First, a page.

harness, etc., hinges largely upon the size of the family and the amount of entertaining done. -The brougham and victoria naturally are the first selected, then the landau, and after that an omnibus and t'is-a-vis or similar carriage. To these may be added a runabout, some sort of two-wheeler, and perhaps a phaeton. To horse such an establishment properly at least six horses will be necessary ; they should be so nearly of a size as to be interchangeable ; the wisest policy being to have three in the neighbourhood of fifteen three hands high, with some quality and action for use in the brougham, victoria, phaeton, etc., and three about sixteen hands high, for use in the omnibus, single brougham, and landau. Such a lot should make up quite a decent four on a pinch. It is sometimes wise to keep a couple of ordinary nags for night work, but this is not an absolute necessity.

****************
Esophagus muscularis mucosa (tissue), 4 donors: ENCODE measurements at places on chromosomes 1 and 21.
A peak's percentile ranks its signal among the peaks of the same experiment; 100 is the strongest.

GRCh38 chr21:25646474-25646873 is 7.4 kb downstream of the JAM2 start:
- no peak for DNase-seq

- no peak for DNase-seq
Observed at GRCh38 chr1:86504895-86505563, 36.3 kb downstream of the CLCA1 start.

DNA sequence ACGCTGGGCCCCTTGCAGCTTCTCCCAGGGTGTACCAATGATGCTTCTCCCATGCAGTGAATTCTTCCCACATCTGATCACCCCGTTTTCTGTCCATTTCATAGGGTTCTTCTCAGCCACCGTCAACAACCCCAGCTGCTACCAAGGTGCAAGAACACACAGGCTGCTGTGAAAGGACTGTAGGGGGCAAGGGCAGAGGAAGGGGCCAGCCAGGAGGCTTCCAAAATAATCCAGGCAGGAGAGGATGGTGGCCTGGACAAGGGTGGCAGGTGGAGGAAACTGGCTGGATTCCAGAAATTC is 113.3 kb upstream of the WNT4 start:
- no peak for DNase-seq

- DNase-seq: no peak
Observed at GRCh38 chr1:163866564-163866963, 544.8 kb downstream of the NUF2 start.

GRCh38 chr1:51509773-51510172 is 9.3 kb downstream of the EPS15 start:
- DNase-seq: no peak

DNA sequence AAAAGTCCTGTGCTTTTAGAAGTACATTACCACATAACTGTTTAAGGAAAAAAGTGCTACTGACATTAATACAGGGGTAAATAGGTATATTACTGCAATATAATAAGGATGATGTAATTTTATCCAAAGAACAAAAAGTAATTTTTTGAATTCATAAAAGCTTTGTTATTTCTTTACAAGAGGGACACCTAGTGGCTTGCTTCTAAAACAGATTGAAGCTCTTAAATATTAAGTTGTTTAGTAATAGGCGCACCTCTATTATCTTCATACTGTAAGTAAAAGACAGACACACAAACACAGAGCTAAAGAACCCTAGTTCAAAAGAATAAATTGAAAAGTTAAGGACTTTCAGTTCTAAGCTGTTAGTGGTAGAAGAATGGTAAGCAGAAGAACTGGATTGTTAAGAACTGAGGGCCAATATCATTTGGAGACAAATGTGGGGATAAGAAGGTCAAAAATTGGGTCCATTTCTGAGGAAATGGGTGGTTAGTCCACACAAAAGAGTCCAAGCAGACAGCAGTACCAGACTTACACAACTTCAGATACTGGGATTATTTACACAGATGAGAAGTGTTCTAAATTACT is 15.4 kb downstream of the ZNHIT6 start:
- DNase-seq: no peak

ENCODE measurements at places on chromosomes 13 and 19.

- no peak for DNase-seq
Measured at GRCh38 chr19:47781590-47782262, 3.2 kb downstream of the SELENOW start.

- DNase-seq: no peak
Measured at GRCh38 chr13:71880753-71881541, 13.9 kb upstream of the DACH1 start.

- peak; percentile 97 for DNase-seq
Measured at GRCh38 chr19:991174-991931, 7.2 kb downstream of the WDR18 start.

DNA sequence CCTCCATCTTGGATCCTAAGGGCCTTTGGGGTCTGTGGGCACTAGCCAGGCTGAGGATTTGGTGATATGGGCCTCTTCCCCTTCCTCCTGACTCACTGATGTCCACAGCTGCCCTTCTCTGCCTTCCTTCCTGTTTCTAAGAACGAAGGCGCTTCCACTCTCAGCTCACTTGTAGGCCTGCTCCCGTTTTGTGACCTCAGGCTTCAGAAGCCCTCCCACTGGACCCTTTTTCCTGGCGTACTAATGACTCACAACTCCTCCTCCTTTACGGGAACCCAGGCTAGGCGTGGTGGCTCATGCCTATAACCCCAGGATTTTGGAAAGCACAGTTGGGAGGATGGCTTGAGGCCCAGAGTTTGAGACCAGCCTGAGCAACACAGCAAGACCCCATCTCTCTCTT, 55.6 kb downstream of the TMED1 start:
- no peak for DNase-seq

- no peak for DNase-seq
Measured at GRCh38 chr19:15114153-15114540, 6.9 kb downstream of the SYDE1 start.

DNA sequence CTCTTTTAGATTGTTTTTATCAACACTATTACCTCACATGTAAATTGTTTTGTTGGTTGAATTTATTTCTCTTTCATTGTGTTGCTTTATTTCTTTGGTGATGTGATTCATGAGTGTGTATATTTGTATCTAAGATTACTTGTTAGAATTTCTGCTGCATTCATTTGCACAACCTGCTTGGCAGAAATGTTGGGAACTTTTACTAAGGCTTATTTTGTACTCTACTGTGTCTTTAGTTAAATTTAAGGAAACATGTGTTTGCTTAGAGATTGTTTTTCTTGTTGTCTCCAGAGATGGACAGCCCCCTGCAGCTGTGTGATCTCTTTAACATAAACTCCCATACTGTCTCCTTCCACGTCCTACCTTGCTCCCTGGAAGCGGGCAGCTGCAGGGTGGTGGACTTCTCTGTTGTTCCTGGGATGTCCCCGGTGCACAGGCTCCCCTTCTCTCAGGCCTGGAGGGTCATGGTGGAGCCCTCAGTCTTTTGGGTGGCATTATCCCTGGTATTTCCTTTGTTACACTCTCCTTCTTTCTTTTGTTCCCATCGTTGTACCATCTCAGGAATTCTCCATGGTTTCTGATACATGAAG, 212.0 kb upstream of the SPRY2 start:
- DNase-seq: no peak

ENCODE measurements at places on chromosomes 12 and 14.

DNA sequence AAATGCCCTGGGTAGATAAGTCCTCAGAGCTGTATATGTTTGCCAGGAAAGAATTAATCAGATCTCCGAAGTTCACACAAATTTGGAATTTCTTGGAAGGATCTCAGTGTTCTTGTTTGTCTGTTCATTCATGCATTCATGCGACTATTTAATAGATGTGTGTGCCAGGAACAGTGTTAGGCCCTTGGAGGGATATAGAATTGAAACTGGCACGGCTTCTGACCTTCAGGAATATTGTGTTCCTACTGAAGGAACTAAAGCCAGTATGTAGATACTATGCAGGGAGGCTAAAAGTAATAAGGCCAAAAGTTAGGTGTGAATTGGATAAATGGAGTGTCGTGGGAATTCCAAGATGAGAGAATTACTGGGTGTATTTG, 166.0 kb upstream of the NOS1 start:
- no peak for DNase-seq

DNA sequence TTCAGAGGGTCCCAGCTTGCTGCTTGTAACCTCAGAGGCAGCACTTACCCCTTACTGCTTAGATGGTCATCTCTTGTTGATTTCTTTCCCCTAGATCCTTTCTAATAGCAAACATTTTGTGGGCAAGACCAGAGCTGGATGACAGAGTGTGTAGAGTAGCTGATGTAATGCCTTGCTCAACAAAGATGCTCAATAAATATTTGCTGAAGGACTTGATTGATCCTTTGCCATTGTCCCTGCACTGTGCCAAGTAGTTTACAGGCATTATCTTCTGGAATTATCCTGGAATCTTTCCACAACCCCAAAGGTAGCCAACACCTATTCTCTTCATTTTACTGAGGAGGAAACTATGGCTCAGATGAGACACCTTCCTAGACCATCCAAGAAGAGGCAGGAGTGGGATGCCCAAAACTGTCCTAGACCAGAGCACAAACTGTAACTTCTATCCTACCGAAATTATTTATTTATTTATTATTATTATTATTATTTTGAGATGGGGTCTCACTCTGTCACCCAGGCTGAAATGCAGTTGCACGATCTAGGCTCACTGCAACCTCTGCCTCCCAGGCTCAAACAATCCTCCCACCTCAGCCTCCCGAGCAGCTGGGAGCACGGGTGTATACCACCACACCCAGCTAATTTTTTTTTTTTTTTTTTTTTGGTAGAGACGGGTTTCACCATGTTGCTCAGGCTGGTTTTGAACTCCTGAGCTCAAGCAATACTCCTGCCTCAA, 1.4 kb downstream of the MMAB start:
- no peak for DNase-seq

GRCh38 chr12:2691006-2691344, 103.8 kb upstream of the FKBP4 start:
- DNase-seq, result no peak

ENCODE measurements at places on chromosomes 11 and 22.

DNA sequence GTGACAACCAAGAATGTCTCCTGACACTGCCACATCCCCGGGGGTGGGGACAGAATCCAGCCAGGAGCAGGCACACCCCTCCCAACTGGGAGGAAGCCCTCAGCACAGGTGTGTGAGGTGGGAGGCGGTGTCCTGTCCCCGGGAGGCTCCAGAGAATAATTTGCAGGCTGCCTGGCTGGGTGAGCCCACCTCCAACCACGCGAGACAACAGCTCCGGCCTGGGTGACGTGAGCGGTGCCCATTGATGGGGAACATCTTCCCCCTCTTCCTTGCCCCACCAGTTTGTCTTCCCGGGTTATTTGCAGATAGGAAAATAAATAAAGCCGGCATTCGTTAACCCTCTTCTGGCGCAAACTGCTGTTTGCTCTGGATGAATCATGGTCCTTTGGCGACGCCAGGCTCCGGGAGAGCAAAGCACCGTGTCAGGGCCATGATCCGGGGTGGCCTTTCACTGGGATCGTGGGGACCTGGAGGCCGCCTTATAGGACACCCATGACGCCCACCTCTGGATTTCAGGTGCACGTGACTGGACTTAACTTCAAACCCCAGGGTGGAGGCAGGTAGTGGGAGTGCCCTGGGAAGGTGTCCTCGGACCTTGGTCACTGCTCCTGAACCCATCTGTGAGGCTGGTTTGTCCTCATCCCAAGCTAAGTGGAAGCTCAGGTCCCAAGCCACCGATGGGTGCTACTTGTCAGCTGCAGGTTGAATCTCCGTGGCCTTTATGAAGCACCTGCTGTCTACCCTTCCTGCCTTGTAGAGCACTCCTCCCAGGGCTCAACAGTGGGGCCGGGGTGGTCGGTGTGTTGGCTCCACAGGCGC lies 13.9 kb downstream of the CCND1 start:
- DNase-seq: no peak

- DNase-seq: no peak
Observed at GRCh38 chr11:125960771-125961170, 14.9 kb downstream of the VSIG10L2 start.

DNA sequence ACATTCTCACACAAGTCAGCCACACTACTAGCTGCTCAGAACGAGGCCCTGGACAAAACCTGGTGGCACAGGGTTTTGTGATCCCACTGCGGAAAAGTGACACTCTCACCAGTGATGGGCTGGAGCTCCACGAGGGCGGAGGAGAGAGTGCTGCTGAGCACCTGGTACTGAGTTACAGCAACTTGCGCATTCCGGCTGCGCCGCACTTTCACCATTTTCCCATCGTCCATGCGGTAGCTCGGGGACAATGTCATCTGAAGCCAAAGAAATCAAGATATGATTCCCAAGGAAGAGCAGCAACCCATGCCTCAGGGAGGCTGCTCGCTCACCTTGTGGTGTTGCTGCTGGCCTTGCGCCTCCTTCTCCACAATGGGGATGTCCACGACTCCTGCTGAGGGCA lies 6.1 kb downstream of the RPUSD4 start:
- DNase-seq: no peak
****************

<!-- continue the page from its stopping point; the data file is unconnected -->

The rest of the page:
It is presumed, of course, that the carriages are to be called upon morning, noon, and night, and in consequence the stable force must be sufficiently large. Whether it shall be two or three in number depends somewhat upon whether a stable servant is required besides the coachman at all times.
The coachman should not be above taking a hand when necessary : but it is unreasonable to suppose that a man who is often on the box from 9 A. M.